Mitch eased her downy curls aside and kissed her warm forehead then found a little relief that it didn't seem as hot as it had when he picked her up from the day care. Maybe the children's Tylenol had already kicked in. "I'm getting you home soon, sweetie," he whispered, and then to Dee, "I'll play a game with you at home, okay?" He wasn't sure how he'd pull that off with so much work to do. Plus he'd planned to get a few groceries this afternoon before he picked them up. Now he had to take them home when there was virtually no food in the house. And he couldn't very well drag them through the grocery store.
God, please, help me.
Any other time he could call Bo and Maura, his in-laws, and they'd help with the girls. Or Hannah and Matt, his sister-in-law and her husband. But the remainder of his wife's family had headed out of town for a week at the beach following the end of the school year like many Claremont families determined to enjoy the kids' first weeks of freedom. Naturally, they'd invited Mitch to come, but he did have a lot of work and going on vacations with Jana's family had seemed odd ever since her death.
It wasn't as if the family didn't want to include him, but Mitch found himself miserably lonely and spending his entire vacation thinking about what might have been. Or wondering what life would be like now if he were a normal twenty-nine-year-old, with two beautiful little girls and a loving wife who'd help him with the day-to-day activities of raising them. And at times like this, when they were sick.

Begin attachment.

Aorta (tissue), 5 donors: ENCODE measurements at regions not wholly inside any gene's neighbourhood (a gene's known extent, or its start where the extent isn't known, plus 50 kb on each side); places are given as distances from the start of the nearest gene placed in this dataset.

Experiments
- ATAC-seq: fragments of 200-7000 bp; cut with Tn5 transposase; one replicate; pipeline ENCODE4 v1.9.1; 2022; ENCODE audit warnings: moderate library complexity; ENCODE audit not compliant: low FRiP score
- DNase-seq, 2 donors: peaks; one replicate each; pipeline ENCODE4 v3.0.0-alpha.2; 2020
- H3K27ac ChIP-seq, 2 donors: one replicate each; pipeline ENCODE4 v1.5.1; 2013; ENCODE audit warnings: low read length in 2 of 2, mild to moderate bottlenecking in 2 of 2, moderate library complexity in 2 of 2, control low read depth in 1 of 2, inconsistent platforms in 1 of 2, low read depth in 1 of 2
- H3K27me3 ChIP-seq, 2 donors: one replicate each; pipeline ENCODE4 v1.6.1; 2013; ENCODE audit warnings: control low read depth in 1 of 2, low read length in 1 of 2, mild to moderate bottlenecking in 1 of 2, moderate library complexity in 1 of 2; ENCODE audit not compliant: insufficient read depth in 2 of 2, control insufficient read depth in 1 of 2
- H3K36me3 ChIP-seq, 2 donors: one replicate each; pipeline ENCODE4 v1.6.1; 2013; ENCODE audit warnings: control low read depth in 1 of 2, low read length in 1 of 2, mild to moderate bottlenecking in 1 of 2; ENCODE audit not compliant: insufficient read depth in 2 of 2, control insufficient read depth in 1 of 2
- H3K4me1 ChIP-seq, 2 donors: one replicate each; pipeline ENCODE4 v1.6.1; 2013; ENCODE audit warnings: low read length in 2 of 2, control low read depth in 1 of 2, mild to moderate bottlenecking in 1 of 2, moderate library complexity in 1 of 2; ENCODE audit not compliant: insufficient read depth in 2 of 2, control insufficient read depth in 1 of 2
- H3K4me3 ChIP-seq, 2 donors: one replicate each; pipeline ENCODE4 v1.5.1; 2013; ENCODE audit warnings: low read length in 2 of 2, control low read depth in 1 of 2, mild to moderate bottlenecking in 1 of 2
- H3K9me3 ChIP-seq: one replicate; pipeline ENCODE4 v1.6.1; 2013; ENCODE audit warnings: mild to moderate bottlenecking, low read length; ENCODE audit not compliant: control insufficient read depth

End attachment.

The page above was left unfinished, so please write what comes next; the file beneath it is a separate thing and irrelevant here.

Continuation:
"Daddy, I think she's going to " Dee's warning came at the same time that the door opened and a petite dark-haired woman stepped inside his office.
"Oh, hello, I wanted to see if the position was still-" she started, but Mitch didn't hear anything else. Emmie's tummy started convulsing, her wail piercing as she attempted to get sick, dry heaves causing her little body to shake while Dee shouted, "Oh, no! Oh, no! Oh, no!
Mitch grabbed his jacket from the back of his desk chair and held it beneath his baby's mouth as he darted to the bathroom at the rear of the office.
Kate watched as Mitch took the crying baby toward the back of the small building and then disappeared into what she assumed was the restroom. She could hear his soothing words echoing down the short hallway.
"It's okay, Emmie. Daddy's here."